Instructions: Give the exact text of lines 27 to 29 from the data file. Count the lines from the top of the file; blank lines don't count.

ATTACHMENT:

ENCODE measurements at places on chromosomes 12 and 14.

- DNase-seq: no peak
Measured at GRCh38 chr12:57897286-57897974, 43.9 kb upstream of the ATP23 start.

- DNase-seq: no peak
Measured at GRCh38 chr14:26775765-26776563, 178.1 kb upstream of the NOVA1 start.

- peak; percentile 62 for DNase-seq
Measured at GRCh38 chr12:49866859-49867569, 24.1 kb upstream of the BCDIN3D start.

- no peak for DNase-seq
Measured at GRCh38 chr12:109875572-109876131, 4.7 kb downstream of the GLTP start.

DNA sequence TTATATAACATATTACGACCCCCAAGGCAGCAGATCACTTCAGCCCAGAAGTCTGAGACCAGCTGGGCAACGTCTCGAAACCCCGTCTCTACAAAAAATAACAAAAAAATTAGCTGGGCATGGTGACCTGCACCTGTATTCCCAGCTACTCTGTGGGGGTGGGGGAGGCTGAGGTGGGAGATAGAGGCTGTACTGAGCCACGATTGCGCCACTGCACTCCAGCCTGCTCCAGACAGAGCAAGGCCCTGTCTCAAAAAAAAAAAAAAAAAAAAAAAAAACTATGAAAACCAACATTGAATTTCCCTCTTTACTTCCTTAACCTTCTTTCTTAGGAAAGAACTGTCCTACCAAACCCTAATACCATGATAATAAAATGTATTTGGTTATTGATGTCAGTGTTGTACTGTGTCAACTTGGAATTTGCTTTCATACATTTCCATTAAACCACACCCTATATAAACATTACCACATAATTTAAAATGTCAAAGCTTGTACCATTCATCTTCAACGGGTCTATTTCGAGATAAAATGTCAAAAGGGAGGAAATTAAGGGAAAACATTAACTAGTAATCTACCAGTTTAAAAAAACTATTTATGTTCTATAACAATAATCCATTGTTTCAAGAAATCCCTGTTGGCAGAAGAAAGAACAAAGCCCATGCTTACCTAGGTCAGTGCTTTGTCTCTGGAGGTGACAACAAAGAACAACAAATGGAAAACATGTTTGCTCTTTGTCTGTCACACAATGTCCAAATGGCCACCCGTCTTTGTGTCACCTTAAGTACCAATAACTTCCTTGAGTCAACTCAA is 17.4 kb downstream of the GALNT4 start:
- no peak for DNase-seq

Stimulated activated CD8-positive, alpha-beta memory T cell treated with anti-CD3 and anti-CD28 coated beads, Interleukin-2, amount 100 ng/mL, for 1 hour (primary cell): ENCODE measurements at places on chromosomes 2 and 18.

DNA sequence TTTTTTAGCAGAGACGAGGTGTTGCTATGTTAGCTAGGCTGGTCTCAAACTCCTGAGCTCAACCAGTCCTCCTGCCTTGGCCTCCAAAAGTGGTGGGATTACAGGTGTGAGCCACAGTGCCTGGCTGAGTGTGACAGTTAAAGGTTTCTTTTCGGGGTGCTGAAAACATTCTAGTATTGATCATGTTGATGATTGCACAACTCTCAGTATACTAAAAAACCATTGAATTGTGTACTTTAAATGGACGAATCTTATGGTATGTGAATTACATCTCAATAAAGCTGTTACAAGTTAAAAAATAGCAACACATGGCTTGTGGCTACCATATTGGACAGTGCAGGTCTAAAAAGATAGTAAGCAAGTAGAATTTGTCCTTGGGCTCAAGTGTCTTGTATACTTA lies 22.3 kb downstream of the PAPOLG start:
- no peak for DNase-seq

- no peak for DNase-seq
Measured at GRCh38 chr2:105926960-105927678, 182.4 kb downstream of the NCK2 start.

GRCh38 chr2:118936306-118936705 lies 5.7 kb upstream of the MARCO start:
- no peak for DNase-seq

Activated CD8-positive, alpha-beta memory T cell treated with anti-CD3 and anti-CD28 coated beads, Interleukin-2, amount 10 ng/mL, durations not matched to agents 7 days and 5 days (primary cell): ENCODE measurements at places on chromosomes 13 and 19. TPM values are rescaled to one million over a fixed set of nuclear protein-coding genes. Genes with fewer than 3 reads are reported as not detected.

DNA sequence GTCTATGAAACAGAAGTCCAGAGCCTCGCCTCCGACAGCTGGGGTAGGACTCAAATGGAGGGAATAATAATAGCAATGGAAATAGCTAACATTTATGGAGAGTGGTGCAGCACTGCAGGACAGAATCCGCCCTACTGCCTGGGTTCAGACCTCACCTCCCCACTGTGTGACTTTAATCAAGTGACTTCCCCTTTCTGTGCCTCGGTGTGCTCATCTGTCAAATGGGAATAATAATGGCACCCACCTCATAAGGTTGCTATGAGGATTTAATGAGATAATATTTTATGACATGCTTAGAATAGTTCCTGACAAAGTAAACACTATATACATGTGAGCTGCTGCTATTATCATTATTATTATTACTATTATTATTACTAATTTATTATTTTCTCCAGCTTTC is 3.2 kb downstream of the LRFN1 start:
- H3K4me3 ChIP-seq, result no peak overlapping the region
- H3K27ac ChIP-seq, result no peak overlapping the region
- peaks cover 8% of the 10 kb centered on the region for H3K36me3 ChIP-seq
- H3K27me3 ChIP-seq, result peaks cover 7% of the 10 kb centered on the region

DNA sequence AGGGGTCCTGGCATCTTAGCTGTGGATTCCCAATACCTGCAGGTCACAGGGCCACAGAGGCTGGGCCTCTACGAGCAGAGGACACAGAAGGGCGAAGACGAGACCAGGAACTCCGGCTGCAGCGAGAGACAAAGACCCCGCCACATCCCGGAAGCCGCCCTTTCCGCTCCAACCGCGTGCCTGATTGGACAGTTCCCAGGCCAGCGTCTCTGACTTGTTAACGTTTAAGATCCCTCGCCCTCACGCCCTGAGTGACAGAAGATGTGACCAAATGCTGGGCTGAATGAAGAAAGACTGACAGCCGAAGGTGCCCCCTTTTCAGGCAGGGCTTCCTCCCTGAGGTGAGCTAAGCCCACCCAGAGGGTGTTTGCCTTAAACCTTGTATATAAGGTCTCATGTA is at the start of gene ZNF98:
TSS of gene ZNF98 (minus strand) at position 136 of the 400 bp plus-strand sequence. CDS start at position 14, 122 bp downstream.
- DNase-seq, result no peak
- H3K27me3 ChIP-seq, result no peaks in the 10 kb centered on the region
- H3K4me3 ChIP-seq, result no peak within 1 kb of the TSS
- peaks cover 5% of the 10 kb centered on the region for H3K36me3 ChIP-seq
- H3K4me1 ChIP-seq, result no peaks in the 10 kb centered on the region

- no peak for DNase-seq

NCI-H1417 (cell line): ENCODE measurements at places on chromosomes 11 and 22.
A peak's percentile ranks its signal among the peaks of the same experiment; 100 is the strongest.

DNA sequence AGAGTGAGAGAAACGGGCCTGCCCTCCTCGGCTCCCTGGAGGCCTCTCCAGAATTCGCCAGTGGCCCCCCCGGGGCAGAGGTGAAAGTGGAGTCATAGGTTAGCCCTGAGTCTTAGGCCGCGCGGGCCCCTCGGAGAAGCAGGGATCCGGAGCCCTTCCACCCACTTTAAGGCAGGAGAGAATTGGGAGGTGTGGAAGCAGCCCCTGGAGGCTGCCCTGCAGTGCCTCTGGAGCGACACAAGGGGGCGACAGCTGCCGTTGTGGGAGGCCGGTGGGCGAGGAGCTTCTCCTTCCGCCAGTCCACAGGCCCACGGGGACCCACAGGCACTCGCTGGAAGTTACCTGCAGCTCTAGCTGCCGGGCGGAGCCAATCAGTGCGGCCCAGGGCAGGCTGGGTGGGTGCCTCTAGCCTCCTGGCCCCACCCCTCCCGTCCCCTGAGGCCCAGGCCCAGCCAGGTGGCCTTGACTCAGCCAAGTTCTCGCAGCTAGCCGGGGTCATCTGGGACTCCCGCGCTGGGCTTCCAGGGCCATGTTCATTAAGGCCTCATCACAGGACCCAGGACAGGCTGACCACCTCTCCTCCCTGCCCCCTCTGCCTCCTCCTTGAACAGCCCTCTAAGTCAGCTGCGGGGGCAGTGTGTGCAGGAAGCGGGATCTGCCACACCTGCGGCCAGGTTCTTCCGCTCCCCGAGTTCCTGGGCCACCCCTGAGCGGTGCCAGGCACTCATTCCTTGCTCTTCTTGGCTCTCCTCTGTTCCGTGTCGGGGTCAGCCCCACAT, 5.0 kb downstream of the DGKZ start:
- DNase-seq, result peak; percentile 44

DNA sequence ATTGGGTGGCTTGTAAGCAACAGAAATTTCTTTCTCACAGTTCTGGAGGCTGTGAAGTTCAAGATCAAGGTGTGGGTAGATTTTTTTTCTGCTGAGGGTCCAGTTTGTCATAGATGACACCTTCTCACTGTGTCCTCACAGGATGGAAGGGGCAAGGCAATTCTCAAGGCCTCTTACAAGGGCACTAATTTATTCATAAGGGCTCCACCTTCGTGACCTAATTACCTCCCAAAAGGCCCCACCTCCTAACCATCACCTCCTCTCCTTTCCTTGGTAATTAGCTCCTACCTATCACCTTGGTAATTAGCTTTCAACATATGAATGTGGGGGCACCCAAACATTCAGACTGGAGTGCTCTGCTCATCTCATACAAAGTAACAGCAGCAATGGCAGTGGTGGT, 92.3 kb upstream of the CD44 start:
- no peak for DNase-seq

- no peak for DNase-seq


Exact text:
- DNase-seq, result no peak
- H3K27me3 ChIP-seq, result no peaks in the 10 kb centered on the region
- H3K4me3 ChIP-seq, result no peak within 1 kb of the TSS